Understanding the Role of GIP
… in Managing Diabetes and Obesity.
The increasing amount of patients with obesity and type 2 diabetes benefit greatly from the recently developed GIPR:GLP-1R co-agonists. These novel compounds lead to substantial weight loss, offering a revolutionary approach to patients worldwide. Although the hormone glucose-dependent insulinotropic polypeptide (GIP) was already shown by Helmholtz Munich scientists to decrease body weight via the brain GIP receptor, the underlying neurons through which GIP acts in the brain remained unknown.
Scientists led by Dr. Timo Müller from Helmholtz Munich and the German Center for Diabetes Research (DZD) have now discovered that GIP decreases body weight by interacting with specific inhibitory neurons in the brain. These new findings are published in Nature Metabolism.
Obesity and type 2 diabetes are two closely interconnected health challenges that are on the rise globally. Recent breakthroughs in the treatment were pioneered by Helmholtz Munich scientists and led to the development of so-called GIPR:GLP-1R co-agonists. These are compounds designed to target two specific hormone receptors in the human body: glucose-dependent insulinotropic polypeptide receptor (GIPR) and glucagon-like peptide-1 receptor (GLP-1R). The receptors are involved in regulating glucose metabolism and insulin secretion and their pharmacological targeting promotes weight loss and reduction in food intake. However, the exact mechanisms and specific neuronal populations through which the hormone glucose-dependent insulinotropic polypeptide (GIP) affects energy balance and food intake remained so far largely elusive.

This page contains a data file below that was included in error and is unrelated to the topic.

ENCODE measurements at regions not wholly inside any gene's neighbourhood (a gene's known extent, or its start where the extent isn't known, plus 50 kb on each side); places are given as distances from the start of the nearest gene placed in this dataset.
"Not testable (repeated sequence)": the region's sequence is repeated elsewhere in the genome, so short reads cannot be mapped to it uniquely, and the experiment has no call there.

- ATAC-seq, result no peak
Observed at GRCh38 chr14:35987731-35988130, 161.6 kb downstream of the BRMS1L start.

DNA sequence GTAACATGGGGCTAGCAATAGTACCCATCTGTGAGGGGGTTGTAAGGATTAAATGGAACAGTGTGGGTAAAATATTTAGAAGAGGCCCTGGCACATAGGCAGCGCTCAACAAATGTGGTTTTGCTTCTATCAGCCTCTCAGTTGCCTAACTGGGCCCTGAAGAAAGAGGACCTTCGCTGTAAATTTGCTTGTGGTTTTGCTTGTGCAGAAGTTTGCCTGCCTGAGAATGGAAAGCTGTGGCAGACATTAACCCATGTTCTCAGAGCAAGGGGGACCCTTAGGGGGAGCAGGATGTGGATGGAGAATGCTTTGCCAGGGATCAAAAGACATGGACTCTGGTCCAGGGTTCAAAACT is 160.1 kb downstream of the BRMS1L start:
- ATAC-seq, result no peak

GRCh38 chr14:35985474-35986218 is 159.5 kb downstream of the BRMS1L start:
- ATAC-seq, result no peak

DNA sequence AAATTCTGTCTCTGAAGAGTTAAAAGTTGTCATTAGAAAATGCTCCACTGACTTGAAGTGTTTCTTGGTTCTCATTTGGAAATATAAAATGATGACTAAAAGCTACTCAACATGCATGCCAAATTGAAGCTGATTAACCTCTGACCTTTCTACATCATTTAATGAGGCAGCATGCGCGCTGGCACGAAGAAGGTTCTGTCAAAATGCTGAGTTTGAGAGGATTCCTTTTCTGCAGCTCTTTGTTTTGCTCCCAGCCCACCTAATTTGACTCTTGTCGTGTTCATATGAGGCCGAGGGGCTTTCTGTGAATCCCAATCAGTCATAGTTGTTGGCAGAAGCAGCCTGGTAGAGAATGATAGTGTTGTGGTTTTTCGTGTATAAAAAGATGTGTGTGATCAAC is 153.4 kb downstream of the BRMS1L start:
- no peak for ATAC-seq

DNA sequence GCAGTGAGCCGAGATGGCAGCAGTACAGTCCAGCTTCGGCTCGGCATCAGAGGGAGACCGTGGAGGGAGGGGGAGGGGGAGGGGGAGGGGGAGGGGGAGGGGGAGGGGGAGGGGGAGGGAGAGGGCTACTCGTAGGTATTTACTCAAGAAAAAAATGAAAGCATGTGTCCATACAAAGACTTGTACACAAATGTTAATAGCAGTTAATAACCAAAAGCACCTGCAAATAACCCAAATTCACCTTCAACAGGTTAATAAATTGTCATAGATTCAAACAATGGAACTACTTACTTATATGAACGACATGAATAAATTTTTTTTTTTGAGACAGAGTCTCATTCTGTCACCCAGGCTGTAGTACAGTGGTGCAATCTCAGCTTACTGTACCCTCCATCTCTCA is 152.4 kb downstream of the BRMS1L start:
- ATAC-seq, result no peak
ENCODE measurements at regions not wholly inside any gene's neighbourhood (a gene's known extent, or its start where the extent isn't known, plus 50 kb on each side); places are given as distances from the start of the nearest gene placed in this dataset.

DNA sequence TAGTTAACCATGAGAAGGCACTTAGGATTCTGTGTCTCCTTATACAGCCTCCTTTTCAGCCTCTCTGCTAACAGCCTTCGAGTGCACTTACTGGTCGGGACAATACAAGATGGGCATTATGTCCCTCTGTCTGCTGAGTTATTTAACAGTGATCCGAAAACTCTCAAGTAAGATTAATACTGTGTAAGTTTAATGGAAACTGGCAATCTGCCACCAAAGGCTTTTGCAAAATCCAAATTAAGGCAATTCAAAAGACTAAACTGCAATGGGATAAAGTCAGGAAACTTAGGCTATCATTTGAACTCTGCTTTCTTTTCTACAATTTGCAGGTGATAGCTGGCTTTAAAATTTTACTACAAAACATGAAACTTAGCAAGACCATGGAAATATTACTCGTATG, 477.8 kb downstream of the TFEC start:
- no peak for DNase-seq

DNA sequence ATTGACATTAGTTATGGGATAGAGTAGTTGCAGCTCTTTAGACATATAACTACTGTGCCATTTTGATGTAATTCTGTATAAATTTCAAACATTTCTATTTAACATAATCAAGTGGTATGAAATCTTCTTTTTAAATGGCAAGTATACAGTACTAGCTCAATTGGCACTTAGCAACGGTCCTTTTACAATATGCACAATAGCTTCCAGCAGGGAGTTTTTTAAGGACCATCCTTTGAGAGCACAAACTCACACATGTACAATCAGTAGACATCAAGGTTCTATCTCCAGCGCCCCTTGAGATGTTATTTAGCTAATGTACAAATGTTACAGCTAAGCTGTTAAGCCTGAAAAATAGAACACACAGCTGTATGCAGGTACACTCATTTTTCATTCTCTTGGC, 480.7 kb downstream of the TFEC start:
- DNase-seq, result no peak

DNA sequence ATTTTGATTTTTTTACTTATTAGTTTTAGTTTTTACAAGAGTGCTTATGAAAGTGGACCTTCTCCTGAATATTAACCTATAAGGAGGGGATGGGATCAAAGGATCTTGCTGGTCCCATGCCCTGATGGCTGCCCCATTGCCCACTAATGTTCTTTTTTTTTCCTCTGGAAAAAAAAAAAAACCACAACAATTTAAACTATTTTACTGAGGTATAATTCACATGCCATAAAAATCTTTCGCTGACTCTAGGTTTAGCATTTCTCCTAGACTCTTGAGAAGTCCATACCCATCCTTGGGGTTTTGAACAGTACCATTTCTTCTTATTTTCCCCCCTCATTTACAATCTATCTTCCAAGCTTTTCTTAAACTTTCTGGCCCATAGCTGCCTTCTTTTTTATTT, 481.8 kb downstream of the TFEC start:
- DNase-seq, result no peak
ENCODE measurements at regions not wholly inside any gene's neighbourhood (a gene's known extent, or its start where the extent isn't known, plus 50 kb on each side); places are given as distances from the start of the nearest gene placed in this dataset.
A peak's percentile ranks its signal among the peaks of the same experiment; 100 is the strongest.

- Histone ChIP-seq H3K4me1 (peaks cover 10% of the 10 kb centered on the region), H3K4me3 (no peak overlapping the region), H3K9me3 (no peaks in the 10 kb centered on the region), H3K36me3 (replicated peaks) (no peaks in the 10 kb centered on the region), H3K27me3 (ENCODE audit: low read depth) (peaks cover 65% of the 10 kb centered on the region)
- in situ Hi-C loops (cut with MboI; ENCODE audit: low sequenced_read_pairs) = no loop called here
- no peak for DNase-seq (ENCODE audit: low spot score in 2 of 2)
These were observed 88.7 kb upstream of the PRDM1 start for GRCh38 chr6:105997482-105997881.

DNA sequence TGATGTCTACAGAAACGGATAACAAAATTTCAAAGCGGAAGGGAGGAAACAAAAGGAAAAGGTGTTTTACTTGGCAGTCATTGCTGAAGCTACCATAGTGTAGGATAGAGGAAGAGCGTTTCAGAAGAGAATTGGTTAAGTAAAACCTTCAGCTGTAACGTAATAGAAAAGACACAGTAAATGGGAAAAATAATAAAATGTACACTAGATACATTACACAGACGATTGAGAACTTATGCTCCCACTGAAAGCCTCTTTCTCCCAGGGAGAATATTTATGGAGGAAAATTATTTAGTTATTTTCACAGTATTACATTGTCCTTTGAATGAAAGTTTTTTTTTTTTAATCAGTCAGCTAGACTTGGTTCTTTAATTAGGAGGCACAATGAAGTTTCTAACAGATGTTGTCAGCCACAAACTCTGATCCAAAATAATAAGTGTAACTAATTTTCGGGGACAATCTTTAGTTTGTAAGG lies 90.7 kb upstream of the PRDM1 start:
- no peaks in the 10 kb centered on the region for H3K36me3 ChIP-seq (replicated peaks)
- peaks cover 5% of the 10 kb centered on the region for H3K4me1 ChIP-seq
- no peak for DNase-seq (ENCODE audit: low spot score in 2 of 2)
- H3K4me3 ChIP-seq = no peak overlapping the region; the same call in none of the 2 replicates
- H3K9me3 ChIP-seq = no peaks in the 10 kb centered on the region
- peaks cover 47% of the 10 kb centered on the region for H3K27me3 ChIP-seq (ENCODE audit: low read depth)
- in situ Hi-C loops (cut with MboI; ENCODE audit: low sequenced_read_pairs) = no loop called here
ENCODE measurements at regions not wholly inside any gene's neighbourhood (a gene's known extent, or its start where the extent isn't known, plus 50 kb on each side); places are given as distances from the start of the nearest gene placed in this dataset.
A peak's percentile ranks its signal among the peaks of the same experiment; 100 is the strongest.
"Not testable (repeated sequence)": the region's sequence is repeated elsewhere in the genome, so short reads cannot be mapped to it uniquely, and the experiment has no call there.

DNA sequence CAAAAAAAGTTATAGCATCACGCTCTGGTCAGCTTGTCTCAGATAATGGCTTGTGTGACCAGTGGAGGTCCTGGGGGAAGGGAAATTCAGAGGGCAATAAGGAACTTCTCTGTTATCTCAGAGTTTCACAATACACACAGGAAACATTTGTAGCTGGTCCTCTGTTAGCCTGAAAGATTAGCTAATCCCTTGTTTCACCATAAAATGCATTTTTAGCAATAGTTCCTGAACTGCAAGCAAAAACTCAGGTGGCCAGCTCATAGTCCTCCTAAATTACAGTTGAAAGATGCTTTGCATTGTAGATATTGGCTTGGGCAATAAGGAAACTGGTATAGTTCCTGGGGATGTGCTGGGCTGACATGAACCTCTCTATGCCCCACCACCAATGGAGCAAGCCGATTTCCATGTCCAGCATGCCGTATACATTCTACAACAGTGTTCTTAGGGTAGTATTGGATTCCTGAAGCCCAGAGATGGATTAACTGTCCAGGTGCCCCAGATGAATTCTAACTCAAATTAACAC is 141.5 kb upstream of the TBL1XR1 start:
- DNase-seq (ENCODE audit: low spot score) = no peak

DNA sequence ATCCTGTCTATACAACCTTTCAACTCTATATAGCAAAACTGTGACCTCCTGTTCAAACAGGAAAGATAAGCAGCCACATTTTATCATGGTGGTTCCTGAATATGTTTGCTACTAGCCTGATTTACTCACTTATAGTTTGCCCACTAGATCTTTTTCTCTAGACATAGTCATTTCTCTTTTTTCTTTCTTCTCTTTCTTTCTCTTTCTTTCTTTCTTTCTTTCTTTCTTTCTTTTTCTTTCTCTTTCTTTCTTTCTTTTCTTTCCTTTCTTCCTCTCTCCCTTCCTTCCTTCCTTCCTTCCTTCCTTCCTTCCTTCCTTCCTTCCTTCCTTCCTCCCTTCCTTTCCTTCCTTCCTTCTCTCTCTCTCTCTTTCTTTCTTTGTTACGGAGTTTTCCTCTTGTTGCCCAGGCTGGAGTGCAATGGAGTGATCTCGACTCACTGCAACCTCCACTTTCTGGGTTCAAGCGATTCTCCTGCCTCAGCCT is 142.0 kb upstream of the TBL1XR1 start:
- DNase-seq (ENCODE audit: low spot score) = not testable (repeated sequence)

GIP Induces Weight Loss through Inhibitory Neurons in the Brain
Dr. Timo Müller and his team shed light on the underlying molecular mechanisms and the role of GIP. In their new study, the researchers demonstrate that GIP acts in the brainstem via specific inhibitory neurons. In detail, the GIPR:GLP-1R co-agonist reduces body weight and food intake through GIPR signaling in inhibitory neurons in the brain, the so-called GABAergic neurons. If the GIPR is absent in these GABAergic neurons, the weight-reducing effects of GIP vanish.
“For the first time, these data illustrate that GIP regulates body weight and food intake in the brain by stimulating GABAergic neurons and emphasizes the necessity of the GIPR on these neurons for this ability to decrease body weight and food intake”, says Timo Müller, senior author of the paper. “Our data offer valuable insights into the mechanisms of GIPR:GLP-1R co-agonists, which can now be used to specifically target the brain GIP system for next generation anti-obesity drugs”, adds Arek Liskiewicz, first author of the study.
PD Dr. Timo Müller, Head of Division of Molecular Pharmacology at the Institute for Diabetes and Obesity at Helmholtz Munich and Researcher at the German Center for Diabetes Research (DZD)
Dr. Arek Liskiewicz, Postdoctoral Scientist at the Division of Molecular Pharmacology at the Institute for Diabetes and Obesity at Helmholtz Munich and at the German Center for Diabetes Research (DZD)
Liskiewicz et al. (2023): Glucose-dependent insulinotropic polypeptide (GIP) regulates body weight and food intake via GABAergic neurons in mice. Nature Metabolism. DOI: 10.1038/s42255-023-00931-7
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